Journal Article

Cognitive models of discourse comprehension for narrative generation

James Niehaus and R. Michael Young

in Literary and Linguistic Computing

Published on behalf of EADH: The European Association for Digital Humanities

Volume 29, issue 4, pages 561-582
Published in print December 2014 | ISSN: 0268-1145
Published online October 2014 | e-ISSN: 1477-4615 | DOI: https://dx.doi.org/10.1093/llc/fqu056
Cognitive models of discourse comprehension for narrative generation

More Like This

Show all results sharing these subjects:

  • Computational Linguistics
  • Language Teaching and Learning
  • Bibliography
  • Digital Lifestyle
  • Information and Communication Technologies

GO

Show Summary Details

Preview

This article presents an approach to using cognitive models of narrative discourse comprehension to define an explicit computational model of a reader’s comprehension process during reading, predicting aspects of narrative focus and inferencing with precision. This computational model is employed in a narrative discourse generation system to select and sequence content from a partial plan representing story world facts, objects, and events, creating discourses that satisfy comprehension criteria. Cognitive theories of narrative discourse comprehension define explicit models of a reader’s mental state during reading. These cognitive models are created to test hypotheses and explain empirical results about reader comprehension, but do not often contain sufficient precision for implementation on a computer. Therefore, they have not previously been suitable for computational narrative generation. The results of three experiments are presented and discussed, exhibiting empirical support for the approach presented. This work makes a number of contributions that advance the state-of-the-art in narrative discourse generation: a formal model of narrative focus, a formal model of online inferencing in narrative, a method of selecting narrative discourse content to satisfy comprehension criteria, and both implementation and evaluation of these models.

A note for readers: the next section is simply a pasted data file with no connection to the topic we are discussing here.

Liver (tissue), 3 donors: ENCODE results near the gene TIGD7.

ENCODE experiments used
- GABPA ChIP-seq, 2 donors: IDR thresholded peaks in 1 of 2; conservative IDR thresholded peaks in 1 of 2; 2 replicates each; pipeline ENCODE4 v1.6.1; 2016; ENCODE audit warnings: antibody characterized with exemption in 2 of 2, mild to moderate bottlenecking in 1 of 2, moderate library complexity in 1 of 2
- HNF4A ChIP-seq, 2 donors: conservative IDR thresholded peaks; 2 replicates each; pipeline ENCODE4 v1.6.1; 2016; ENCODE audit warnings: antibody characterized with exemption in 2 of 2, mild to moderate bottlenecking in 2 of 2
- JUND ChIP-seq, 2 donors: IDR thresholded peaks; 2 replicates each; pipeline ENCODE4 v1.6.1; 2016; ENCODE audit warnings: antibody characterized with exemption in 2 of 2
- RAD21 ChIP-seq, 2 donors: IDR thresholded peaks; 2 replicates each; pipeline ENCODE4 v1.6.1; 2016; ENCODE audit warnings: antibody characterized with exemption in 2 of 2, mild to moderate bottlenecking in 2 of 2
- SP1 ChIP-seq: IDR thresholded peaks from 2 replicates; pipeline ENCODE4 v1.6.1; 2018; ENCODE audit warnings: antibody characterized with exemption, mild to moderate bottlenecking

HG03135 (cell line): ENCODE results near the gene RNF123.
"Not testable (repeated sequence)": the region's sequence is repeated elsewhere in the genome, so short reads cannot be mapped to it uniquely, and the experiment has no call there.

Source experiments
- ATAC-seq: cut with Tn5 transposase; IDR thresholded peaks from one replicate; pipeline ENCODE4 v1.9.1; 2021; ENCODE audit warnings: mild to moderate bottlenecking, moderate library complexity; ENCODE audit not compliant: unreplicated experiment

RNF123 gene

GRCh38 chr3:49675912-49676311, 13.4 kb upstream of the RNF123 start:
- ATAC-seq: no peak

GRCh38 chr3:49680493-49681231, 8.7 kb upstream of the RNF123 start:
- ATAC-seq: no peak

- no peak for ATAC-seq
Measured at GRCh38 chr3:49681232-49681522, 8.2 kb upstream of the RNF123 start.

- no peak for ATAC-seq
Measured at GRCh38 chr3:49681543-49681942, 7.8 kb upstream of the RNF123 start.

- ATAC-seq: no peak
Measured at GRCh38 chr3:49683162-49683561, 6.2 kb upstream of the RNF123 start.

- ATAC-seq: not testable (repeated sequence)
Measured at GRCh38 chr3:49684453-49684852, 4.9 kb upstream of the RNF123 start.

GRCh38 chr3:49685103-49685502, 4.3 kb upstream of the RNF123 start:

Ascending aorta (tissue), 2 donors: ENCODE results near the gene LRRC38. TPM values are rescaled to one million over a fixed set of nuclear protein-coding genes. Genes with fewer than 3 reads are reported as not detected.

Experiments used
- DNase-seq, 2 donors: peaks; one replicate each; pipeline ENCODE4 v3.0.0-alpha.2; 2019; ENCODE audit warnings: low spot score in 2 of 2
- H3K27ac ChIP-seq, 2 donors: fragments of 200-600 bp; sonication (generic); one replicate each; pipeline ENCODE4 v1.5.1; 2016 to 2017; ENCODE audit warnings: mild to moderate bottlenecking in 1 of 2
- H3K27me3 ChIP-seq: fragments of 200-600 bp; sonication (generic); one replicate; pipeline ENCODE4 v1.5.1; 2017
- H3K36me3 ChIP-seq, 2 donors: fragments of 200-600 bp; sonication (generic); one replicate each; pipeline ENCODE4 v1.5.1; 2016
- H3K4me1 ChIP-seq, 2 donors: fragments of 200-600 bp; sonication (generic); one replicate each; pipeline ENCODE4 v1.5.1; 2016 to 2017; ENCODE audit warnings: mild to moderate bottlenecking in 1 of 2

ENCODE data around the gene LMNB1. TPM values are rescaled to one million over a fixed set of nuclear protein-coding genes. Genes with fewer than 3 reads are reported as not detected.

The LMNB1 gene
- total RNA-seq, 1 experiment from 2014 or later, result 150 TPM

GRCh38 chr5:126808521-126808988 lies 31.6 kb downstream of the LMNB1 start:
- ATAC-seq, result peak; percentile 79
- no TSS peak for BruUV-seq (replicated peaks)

Journal Article.  9181 words.  Illustrated.

Subjects: Computational Linguistics ; Language Teaching and Learning ; Bibliography ; Digital Lifestyle ; Information and Communication Technologies

Full text: subscription required

How to subscribe Recommend to my Librarian

Users without a subscription are not able to see the full content. Please, subscribe or login to access all content. subscribe or login to access all content.